Most of us want to own the “next big thing” in the stock market. It’s human nature. Once in a while though, something old retains its luster as an exciting investment opportunity. Today that looks very true for Amazon (NASDAQ:AMZN) stock.
With that in mind, let’s examine why AMZN stock is shaping up for investors off and on the price chart. After this analysis, I’ll offer a risk-adjusted determination aligned with those findings.
The Latest Story Behind AMZN Stock
Over the course of the Covid-19 pandemic, there has likely been no single company that has proven itself more important for consumers and businesses than Amazon.
But none of them are Amazon. Not by a country mile.
From its doorstep deliveries of essential and more frivolous goods, cloud services or streaming entertainment, Amazon has been without equal.
Yet for all that Amazon has given us, literally and figuratively, AMZN stock hasn’t exactly delivered a moonshot trajectory from its Covid-bottom. It hasn’t demonstrated performance worthy of space cowboy — and former Amazon CEO — Jeff Bezos yelling “to infinity and beyond!”
For Amazon investors taking a cue from the “buying what you use” strategy popularized by legendary Fidelity fund manager Peter Lynch, AMZN stock is up 16% from its March bear market low. That’s nothing to sneeze at. But to be fair the large-cap, tech-heavy Nasdaq is up close to 20%.
What’s more, its trillion-dollar peers Alphabet (NASDAQ:GOOG, NASDAQ:GOOGL), Microsoft (NASDAQ:MSFT) and Apple (NASDAQ:AAPL) are uniformly beating the benchmark average — and, obviously, Amazon by an even wider margin.
So, what gives? Does Jeff Bezos need to start making Prime Now deliveries aboard his new rocket ship for AMZN stock to catch up? Not quite.
What to Expect from AMZN Moving Forward
To be fair, unsettling anti-trust threats aimed at Amazon still lurk in the background. But it’s not like Amazon is outperforming its large-cap tech compadres, which don’t have targets on their backs either. Each of them do. AAPL, GOOGL and Facebook (NASDAQ:FB) are all under various sniff tests from regulators.
But what might set Amazon apart in a more challenging way is the Federal Trade Commission’s new chair Lina Khan. Back in 2017, the FTC head notoriously published a seminal article, “Amazon’s Antitrust Paradox” in the Yale Law Journal.
Still, without getting too ahead of ourselves, it’s important to remember even the best stocks correct all the time. Today that’s a very relevant feature for AMZN stock, which is still checking all those other critical boxes growth stock traders demand.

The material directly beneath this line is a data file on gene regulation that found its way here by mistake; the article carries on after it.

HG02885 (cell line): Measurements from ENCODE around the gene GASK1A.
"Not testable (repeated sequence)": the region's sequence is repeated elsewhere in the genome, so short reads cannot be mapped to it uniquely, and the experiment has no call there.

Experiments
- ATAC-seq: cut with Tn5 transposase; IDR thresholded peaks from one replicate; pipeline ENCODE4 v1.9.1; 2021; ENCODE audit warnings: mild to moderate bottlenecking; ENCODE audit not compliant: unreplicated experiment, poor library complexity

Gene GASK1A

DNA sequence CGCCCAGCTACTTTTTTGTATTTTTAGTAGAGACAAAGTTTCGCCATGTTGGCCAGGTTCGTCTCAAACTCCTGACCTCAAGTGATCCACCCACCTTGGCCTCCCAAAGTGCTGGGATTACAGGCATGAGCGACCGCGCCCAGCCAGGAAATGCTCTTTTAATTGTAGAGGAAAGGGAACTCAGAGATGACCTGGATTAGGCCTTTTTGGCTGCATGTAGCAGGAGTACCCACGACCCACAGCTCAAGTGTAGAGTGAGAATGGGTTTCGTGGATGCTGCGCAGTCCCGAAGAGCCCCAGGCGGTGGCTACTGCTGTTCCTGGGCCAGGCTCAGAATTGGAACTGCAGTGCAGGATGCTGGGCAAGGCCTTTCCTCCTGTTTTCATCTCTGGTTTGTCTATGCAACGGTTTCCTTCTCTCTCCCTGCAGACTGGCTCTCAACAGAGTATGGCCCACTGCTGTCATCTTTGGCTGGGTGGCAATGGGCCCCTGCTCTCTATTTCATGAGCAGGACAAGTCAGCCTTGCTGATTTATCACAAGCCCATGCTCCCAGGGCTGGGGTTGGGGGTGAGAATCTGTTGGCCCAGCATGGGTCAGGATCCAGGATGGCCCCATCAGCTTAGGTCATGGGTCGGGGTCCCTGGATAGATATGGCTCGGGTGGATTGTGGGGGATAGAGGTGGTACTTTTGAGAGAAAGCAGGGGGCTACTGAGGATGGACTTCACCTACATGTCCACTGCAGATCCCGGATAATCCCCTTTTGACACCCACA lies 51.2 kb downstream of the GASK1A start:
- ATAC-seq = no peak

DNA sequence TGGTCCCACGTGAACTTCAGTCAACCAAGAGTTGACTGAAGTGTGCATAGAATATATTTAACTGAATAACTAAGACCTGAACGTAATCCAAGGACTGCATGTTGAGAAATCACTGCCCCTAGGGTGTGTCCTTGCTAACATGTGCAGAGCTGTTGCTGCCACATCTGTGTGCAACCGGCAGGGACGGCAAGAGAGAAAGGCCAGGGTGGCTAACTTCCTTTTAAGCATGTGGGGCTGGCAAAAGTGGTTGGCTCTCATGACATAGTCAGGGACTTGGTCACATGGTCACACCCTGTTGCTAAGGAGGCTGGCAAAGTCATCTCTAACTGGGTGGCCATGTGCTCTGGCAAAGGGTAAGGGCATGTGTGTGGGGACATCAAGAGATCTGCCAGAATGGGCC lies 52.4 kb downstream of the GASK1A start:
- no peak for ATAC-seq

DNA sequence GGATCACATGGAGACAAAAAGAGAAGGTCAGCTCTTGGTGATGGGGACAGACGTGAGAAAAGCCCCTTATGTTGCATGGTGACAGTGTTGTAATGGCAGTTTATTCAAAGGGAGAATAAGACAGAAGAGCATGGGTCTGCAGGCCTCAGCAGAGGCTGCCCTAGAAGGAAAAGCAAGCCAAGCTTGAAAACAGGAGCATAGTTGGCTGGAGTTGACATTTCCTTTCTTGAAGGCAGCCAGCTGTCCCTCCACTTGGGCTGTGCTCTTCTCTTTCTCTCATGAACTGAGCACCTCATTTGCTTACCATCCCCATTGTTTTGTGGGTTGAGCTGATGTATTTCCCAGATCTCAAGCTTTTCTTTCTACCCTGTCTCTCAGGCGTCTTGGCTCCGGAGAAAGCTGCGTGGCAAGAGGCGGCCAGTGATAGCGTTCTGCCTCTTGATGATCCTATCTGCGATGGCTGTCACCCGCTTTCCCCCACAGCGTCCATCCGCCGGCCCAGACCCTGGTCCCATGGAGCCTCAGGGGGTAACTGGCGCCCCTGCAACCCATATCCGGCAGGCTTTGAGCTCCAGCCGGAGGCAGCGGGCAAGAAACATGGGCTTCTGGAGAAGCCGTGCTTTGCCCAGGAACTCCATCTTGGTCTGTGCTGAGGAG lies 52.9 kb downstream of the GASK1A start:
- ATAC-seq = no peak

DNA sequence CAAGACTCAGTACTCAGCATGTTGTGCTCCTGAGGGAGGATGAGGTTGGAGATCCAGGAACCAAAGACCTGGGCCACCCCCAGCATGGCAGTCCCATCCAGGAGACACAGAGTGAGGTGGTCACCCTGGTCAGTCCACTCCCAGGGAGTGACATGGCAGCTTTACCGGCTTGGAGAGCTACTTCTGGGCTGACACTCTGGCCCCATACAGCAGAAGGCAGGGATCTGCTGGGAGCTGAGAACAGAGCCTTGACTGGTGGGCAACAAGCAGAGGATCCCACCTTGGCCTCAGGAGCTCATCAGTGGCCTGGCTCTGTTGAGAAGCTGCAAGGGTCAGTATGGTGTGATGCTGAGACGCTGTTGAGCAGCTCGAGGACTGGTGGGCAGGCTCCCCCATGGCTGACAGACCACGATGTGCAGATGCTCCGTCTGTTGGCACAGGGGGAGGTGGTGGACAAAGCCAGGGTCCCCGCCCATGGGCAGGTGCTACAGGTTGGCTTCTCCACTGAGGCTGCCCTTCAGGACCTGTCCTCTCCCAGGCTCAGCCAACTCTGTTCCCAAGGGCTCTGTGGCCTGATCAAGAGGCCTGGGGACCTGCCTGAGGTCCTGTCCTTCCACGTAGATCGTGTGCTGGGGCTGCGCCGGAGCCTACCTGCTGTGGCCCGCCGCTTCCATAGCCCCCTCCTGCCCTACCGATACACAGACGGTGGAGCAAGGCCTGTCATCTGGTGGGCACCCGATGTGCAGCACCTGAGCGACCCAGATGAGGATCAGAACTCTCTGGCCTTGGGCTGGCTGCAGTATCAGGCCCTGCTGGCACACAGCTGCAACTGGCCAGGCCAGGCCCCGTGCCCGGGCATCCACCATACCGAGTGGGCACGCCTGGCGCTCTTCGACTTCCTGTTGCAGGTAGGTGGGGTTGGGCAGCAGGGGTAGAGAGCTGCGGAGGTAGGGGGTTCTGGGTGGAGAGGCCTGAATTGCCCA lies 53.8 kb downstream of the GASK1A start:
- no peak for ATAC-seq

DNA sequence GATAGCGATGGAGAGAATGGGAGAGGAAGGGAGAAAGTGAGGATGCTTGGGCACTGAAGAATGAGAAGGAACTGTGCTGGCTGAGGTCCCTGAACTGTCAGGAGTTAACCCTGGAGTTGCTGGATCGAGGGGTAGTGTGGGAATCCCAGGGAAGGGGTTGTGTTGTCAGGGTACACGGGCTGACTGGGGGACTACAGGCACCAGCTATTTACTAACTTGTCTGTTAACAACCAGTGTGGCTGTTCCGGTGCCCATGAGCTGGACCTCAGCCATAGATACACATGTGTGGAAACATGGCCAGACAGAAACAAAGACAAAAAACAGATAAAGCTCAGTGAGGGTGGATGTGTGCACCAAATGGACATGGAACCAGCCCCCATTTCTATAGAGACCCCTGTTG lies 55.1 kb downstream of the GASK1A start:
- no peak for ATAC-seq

A Deep Look At Amazon’s Weekly Price Chart
Source: Charts by TradingView
Regulatory jitters. Life after Covid. If you’re wanting to point fingers, those are two of the more prominent excuses embedded in Amazon’s year-long flat and underperformance.
But it’s far from all bad news.
First, worries like today that are hanging over AMZN generally have a way of getting swept under the carpet or simply not being all that they’re cracked up to be. Those factors have helped with building an overall healthy base.
As the provided monthly chart of Amazon reveals, shares are lined up with a second breakout attempt of its year-long, high-level double-bottom base. In of itself, the pattern is fully capable of producing an outsized rally. But a purchase might just lead to something more too.
If we’re to trust some recent coverage on AMZN stock from The Moley Fool, today’s imminent breakout could turn into a sizable $10,000 per share by 2025 based on cash flow projections. That’s an increase of about 185% from today’s near-$3,500 stock price.
In other words, a move from $3,500 to $10,000 works out to a compounded return of roughly 26.50%.
Regardless of whether you’re in AMZN stock for a breakout or tracking some future achievement, I’d look to use Amazon’s calls and puts.
With liquid options markets ranging from shorter-term Weeklys out to long-term contracts into 2024, capitalizing on the upside in AMZN using a limited and defined risk vertical or actively managing a synthetic collar variation over time looks like smart business for investors.
On the date of publication, Chris Tyler did not have (either directly or indirectly) any positions in the securities mentioned in this article. The opinions expressed in this article are those of the writer, subject to the InvestorPlace.com Publishing Guidelines.
Chris Tyler is a former floor-based, derivatives market maker on the American and Pacific exchanges. For additional market insights and related musings, follow Chris on Twitter @Options_CAT and StockTwits.